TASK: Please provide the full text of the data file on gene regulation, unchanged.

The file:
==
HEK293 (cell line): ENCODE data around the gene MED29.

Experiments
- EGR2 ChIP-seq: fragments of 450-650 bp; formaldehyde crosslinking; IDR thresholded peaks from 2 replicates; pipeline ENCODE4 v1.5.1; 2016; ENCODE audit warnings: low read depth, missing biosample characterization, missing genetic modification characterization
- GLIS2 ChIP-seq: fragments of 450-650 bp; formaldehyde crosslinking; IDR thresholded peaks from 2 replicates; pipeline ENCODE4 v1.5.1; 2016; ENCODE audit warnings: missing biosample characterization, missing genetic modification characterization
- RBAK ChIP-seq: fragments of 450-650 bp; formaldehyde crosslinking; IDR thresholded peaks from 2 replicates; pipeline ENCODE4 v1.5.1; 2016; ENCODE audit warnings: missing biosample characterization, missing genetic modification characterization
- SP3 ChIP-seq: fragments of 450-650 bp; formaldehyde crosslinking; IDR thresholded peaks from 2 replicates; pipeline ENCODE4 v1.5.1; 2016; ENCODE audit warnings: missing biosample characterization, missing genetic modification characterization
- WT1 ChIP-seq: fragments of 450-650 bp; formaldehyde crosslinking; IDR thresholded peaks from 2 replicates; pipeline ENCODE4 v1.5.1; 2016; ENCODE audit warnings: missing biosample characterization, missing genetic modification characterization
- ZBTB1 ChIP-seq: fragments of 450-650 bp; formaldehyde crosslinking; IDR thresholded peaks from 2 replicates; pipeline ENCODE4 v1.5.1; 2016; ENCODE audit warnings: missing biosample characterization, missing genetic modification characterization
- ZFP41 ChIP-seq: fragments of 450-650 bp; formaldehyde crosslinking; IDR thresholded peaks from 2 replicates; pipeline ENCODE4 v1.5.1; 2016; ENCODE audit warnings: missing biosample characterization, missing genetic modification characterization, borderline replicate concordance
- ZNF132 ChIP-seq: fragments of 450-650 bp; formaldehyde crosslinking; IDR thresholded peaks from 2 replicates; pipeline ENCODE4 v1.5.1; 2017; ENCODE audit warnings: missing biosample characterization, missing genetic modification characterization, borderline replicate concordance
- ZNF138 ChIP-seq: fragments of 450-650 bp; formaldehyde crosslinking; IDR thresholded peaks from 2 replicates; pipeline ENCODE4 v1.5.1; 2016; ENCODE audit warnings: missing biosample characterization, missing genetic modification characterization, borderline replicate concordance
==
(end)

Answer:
HEK293 (cell line): ENCODE data around the gene MED29.

Experiments
- EGR2 ChIP-seq: fragments of 450-650 bp; formaldehyde crosslinking; IDR thresholded peaks from 2 replicates; pipeline ENCODE4 v1.5.1; 2016; ENCODE audit warnings: low read depth, missing biosample characterization, missing genetic modification characterization
- GLIS2 ChIP-seq: fragments of 450-650 bp; formaldehyde crosslinking; IDR thresholded peaks from 2 replicates; pipeline ENCODE4 v1.5.1; 2016; ENCODE audit warnings: missing biosample characterization, missing genetic modification characterization
- RBAK ChIP-seq: fragments of 450-650 bp; formaldehyde crosslinking; IDR thresholded peaks from 2 replicates; pipeline ENCODE4 v1.5.1; 2016; ENCODE audit warnings: missing biosample characterization, missing genetic modification characterization
- SP3 ChIP-seq: fragments of 450-650 bp; formaldehyde crosslinking; IDR thresholded peaks from 2 replicates; pipeline ENCODE4 v1.5.1; 2016; ENCODE audit warnings: missing biosample characterization, missing genetic modification characterization
- WT1 ChIP-seq: fragments of 450-650 bp; formaldehyde crosslinking; IDR thresholded peaks from 2 replicates; pipeline ENCODE4 v1.5.1; 2016; ENCODE audit warnings: missing biosample characterization, missing genetic modification characterization
- ZBTB1 ChIP-seq: fragments of 450-650 bp; formaldehyde crosslinking; IDR thresholded peaks from 2 replicates; pipeline ENCODE4 v1.5.1; 2016; ENCODE audit warnings: missing biosample characterization, missing genetic modification characterization
- ZFP41 ChIP-seq: fragments of 450-650 bp; formaldehyde crosslinking; IDR thresholded peaks from 2 replicates; pipeline ENCODE4 v1.5.1; 2016; ENCODE audit warnings: missing biosample characterization, missing genetic modification characterization, borderline replicate concordance
- ZNF132 ChIP-seq: fragments of 450-650 bp; formaldehyde crosslinking; IDR thresholded peaks from 2 replicates; pipeline ENCODE4 v1.5.1; 2017; ENCODE audit warnings: missing biosample characterization, missing genetic modification characterization, borderline replicate concordance
- ZNF138 ChIP-seq: fragments of 450-650 bp; formaldehyde crosslinking; IDR thresholded peaks from 2 replicates; pipeline ENCODE4 v1.5.1; 2016; ENCODE audit warnings: missing biosample characterization, missing genetic modification characterization, borderline replicate concordance